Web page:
I just needed to comment on one of these self-help forums. Currently 24, recently moved away from a house with co-dependent parents, but… I made the wise yet dumb choice of picking up a puppy together with my mother tomorrow. Thanks forum and article, you gave me the strength to somewhat make it through tomorrow even while I’m pretty much obliged to spend three excruciating hours with my codependent, manipulative mother. My mother also suffered from a toxic household. Dear God, World, let this chain of misery end. It’s imperative to let your child meed his childhood needs when he indeed hasn’t fully transformed into an adult. That’s not the only way he’ll be able to healthily address his needs as an adult, but perhaps a very desirable way in learning how to do so.

  • Mike

    May 5th, 2021 at 4:59 PM

    I lived in a house where phrases like parents “living life through the child”, “passive-agressiveness”, “silent treatment”, learning only “someone else can solve problems”, and not “teaching children that value doesn’t come from pleasing a parent” definitely applied to me (along with half this article). I went to the college my parents wanted me in, took the degree they wanted, graduated in 7.5 years with a 4 year degree. I’ve been in two emotionally abusive relationships, one 2 months and the other 2 years. I don’t hate them, but I realize the role this played. I recently found massive problems with management at my workplace and am wanting another job, but thinking about it causes me to shut down for days, cry (and I almost never cry), panic, and become flooded with reasons why I’ll fail. Any advice?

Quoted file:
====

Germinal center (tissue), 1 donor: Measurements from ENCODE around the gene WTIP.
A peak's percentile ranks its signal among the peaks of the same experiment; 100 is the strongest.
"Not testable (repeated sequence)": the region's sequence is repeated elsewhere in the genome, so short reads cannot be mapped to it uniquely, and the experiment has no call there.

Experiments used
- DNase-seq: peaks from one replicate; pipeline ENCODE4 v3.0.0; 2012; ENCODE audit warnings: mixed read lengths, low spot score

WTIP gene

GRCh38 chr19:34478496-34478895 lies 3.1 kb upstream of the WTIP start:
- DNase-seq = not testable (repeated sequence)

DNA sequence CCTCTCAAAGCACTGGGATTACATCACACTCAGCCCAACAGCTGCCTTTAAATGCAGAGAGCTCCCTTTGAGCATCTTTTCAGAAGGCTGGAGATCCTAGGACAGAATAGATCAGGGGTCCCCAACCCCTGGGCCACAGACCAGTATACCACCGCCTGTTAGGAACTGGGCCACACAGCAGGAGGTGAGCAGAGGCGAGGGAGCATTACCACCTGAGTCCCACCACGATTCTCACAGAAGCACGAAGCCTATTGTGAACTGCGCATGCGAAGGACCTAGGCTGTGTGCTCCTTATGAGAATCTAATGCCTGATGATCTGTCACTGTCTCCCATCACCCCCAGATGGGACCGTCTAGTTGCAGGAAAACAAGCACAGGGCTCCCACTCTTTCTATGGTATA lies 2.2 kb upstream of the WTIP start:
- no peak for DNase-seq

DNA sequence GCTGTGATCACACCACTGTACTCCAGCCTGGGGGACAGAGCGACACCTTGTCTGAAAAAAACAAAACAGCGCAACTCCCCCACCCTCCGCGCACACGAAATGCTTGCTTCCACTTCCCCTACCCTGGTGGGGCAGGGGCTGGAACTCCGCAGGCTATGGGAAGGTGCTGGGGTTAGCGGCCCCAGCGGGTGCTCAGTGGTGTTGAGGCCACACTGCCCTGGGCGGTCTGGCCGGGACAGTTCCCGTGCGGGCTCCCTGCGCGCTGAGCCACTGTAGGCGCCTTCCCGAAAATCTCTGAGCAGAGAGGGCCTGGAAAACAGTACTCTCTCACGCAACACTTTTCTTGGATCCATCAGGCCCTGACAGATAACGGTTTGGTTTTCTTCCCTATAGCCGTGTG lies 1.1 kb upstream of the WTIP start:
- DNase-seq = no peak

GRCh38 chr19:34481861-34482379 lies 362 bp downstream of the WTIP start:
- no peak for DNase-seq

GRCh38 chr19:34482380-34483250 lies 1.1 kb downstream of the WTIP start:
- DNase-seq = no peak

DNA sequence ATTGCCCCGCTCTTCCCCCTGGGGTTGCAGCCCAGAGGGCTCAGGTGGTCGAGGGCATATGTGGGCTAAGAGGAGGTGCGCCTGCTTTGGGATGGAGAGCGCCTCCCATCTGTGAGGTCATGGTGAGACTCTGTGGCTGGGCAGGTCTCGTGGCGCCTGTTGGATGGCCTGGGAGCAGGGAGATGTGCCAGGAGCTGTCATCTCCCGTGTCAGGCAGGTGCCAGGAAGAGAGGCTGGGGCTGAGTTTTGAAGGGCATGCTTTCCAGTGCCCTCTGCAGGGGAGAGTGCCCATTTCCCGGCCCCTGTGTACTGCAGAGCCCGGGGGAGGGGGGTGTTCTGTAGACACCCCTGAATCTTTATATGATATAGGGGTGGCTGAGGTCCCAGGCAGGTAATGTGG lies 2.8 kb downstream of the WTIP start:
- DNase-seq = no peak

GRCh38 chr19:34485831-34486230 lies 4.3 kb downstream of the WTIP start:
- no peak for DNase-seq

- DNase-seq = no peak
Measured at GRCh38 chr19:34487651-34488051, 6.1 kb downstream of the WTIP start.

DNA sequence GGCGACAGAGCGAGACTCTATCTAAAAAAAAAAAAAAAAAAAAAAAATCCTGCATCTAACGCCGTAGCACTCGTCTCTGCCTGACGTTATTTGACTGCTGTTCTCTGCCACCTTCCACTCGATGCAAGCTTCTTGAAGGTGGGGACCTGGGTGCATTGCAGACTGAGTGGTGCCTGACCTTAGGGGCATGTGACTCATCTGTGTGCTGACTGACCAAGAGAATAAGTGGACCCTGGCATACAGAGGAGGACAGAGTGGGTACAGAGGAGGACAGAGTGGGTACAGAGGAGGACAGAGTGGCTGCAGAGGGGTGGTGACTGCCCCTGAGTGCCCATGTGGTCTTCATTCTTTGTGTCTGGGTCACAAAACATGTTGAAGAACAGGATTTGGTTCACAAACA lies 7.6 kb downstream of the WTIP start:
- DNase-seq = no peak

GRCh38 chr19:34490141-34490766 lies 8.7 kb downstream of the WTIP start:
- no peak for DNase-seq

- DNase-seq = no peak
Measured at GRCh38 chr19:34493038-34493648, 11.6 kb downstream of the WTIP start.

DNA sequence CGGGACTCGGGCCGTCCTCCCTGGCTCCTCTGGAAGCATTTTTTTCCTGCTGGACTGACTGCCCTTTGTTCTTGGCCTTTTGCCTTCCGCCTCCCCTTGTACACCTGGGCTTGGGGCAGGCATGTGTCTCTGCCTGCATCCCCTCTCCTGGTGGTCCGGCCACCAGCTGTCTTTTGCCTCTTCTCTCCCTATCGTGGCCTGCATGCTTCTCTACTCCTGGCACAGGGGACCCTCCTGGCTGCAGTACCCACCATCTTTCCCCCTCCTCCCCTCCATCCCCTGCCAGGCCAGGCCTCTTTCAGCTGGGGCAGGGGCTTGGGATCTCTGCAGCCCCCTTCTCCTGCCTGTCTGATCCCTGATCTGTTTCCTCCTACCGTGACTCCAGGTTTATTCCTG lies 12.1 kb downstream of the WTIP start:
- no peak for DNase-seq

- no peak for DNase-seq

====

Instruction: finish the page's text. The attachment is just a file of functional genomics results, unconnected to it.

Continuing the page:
• Sara GT

    May 6th, 2021 at 9:03 AM

    Dear Mike, at GoodTherapy, we have a directory of therapists that might be able to assist you. Please feel free to search our directory to find therapists in your area by entering your city or ZIP code into the search field on this page:

    Once you enter your search criteria, you’ll be directed to a list of therapists and counselors who may be able to help. You may click to view our members’ full profiles and contact the therapists themselves for more information.

    If you need help with this search, please feel welcome to call us. We are in the office Monday through Friday from 8:00 a.m. to 4:00 p.m. Mountain Time, and our phone number is 888-563-2112 ext 3. Kind regards, The GoodTherapy Team

Leave a Comment

By commenting you acknowledge acceptance of's Terms and Conditions of Use.


* Indicates required field.

GoodTherapy uses cookies to personalize content and ads to provide better services for our users and to analyze our traffic. By continuing to use this site you consent to our cookies.